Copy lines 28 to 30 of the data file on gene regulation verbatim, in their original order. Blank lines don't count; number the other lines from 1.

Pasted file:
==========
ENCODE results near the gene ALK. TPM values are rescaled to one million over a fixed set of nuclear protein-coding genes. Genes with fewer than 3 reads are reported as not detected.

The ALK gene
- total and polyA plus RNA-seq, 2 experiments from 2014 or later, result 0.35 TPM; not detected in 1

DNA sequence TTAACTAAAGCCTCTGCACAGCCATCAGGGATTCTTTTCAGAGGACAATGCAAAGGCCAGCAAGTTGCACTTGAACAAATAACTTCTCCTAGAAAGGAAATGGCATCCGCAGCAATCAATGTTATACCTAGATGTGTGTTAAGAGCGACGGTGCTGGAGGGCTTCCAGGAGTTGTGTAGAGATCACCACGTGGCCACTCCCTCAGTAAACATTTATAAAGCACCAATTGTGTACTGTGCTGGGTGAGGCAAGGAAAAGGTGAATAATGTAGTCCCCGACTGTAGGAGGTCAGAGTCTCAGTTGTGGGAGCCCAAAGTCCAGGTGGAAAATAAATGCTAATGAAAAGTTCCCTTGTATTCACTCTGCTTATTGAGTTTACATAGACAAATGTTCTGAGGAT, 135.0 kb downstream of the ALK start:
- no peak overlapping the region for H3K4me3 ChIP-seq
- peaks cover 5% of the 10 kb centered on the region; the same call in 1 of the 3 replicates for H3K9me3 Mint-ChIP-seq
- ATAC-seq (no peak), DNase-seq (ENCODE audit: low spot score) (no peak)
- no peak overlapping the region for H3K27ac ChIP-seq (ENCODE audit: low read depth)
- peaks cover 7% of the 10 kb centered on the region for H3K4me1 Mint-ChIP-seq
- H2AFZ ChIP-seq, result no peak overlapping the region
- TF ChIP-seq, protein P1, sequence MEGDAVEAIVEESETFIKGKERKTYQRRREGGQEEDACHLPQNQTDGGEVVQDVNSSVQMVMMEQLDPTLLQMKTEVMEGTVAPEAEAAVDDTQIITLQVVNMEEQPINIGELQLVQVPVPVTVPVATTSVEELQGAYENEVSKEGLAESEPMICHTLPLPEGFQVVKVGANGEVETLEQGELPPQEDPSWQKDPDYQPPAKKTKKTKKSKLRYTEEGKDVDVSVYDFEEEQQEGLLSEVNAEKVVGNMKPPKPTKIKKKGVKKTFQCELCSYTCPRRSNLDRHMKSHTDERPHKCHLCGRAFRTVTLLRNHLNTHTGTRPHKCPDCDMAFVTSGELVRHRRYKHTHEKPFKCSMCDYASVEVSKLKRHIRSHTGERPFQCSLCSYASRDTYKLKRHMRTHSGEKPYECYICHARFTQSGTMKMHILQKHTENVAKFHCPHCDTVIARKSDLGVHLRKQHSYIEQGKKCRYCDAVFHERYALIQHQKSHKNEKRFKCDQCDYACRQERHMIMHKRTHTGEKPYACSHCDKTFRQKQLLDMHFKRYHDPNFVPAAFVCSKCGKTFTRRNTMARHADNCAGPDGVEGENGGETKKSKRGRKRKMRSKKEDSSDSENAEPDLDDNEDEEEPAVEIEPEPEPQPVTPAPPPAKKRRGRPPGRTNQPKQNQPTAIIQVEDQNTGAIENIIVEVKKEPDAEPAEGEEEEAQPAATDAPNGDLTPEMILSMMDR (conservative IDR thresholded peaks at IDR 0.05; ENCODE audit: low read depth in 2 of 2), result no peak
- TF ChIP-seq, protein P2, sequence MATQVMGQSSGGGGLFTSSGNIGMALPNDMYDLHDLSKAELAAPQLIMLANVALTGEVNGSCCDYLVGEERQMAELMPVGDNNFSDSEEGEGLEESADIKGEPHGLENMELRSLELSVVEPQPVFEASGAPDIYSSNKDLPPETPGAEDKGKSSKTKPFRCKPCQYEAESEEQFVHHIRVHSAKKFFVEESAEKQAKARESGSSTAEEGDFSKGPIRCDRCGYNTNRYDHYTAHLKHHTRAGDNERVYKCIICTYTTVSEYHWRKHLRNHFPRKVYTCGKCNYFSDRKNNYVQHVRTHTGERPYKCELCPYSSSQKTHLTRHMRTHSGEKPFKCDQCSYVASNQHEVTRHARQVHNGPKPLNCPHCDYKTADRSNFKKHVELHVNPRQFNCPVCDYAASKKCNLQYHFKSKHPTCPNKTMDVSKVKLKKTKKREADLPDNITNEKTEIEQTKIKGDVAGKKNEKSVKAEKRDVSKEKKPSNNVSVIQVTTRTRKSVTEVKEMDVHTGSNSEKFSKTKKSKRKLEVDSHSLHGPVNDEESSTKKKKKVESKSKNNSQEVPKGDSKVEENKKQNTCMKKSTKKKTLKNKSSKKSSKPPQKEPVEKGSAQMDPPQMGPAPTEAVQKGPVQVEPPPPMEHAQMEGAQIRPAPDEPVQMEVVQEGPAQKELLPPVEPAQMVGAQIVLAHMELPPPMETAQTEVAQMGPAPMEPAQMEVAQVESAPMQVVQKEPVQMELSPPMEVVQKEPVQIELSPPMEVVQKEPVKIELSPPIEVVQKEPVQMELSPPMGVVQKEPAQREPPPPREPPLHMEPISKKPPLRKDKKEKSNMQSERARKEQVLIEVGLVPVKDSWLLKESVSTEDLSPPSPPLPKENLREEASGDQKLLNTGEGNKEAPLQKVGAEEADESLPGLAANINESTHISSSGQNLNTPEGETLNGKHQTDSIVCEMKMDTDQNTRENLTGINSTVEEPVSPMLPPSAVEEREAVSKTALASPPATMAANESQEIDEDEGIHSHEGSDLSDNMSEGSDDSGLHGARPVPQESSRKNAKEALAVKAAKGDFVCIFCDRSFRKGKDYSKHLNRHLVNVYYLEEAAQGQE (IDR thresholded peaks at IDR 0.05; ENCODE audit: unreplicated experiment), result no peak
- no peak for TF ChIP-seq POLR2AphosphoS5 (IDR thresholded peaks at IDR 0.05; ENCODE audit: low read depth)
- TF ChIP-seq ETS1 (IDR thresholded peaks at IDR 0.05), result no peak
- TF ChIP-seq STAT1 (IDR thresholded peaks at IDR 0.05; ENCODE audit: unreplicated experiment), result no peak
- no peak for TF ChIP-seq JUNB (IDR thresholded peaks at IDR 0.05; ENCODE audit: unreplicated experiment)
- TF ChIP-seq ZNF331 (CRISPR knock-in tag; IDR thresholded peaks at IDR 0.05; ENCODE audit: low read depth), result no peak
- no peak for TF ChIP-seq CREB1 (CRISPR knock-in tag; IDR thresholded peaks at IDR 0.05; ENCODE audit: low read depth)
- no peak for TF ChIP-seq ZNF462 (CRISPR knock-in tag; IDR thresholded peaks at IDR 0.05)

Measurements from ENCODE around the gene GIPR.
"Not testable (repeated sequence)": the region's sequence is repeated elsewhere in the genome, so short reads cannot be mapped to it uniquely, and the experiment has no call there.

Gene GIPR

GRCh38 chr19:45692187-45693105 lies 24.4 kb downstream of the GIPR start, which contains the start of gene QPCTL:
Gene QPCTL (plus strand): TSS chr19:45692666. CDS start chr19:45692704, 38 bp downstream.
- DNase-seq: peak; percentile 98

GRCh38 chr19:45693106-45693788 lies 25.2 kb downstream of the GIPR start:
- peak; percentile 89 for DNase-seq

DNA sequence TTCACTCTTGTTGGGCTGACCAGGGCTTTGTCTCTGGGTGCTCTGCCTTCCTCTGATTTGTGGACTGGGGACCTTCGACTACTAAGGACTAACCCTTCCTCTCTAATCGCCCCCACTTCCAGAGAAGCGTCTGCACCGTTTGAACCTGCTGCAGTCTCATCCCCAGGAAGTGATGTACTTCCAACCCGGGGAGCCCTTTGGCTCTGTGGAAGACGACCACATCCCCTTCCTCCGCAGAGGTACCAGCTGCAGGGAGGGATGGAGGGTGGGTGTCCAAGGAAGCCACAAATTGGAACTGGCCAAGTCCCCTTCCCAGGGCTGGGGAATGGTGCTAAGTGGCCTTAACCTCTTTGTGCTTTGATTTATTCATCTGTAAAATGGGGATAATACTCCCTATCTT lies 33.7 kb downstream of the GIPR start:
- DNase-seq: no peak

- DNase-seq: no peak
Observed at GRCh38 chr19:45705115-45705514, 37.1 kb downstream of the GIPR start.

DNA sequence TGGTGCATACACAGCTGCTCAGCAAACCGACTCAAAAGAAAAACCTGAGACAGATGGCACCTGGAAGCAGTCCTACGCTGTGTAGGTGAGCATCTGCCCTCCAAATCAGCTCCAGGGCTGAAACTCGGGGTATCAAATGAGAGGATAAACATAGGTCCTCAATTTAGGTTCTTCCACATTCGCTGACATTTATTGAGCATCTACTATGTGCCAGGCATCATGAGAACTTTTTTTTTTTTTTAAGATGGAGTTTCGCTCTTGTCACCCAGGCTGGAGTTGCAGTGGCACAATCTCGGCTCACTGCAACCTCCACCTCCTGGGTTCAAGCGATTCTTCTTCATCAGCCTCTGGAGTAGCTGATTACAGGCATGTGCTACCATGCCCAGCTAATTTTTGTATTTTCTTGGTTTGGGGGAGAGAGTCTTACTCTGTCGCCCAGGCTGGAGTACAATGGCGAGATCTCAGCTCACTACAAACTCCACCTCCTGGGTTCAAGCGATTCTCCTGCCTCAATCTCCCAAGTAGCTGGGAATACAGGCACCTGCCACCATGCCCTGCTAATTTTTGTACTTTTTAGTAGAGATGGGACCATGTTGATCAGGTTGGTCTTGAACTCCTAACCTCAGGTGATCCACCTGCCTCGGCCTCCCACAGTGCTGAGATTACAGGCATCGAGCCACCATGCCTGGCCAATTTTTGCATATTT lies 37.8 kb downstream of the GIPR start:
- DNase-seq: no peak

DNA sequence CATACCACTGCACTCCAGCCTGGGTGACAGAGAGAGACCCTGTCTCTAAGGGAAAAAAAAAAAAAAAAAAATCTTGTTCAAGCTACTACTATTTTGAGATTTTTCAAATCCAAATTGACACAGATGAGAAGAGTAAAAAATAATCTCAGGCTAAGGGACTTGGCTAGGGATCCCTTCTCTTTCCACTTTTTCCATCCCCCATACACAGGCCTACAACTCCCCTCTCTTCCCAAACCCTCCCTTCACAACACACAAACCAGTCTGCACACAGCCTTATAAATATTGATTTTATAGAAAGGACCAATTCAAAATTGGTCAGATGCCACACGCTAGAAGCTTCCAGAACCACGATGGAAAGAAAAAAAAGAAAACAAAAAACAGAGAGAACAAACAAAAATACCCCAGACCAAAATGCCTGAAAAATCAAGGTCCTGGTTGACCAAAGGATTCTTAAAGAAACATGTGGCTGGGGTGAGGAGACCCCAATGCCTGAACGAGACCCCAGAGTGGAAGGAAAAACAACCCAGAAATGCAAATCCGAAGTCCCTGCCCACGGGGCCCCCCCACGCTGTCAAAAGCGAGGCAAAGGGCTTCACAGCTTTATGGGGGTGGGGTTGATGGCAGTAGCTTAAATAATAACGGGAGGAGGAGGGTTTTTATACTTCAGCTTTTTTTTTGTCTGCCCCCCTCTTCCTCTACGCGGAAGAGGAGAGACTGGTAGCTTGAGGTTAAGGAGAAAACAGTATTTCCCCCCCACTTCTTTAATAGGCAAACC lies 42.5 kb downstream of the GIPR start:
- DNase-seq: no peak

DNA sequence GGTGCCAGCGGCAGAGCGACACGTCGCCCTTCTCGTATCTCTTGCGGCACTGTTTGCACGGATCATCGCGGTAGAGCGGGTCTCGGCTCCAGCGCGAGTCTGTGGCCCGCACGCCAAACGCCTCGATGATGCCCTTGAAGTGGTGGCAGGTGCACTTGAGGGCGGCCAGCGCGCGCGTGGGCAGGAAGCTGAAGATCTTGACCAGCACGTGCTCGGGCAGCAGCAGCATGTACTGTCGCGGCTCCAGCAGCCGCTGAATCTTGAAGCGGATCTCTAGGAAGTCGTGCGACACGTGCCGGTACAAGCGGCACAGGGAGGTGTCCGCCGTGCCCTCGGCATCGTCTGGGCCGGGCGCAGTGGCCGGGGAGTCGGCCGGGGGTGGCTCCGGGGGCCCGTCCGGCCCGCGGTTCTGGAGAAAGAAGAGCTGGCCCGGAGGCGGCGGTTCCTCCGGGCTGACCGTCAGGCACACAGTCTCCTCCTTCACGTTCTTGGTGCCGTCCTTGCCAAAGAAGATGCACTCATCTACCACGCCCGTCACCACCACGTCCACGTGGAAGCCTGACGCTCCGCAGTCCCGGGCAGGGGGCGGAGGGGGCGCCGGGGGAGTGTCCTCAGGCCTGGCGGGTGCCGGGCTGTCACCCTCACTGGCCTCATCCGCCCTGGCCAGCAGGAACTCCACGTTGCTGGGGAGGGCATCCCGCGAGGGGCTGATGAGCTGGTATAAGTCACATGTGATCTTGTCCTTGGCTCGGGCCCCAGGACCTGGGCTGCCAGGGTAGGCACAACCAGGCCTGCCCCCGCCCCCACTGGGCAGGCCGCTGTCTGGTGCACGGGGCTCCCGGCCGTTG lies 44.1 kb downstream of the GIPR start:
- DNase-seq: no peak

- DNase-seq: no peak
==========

DNA sequence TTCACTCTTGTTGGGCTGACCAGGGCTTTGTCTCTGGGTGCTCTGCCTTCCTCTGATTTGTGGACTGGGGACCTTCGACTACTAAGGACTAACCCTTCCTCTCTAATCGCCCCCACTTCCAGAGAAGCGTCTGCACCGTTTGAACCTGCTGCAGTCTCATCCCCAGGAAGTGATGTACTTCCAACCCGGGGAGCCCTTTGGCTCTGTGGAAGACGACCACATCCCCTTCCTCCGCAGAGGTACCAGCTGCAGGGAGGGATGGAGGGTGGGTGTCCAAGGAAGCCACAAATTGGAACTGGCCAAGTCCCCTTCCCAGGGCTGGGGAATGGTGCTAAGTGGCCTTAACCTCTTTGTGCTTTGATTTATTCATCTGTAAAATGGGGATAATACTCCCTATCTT lies 33.7 kb downstream of the GIPR start:
- DNase-seq: no peak

- DNase-seq: no peak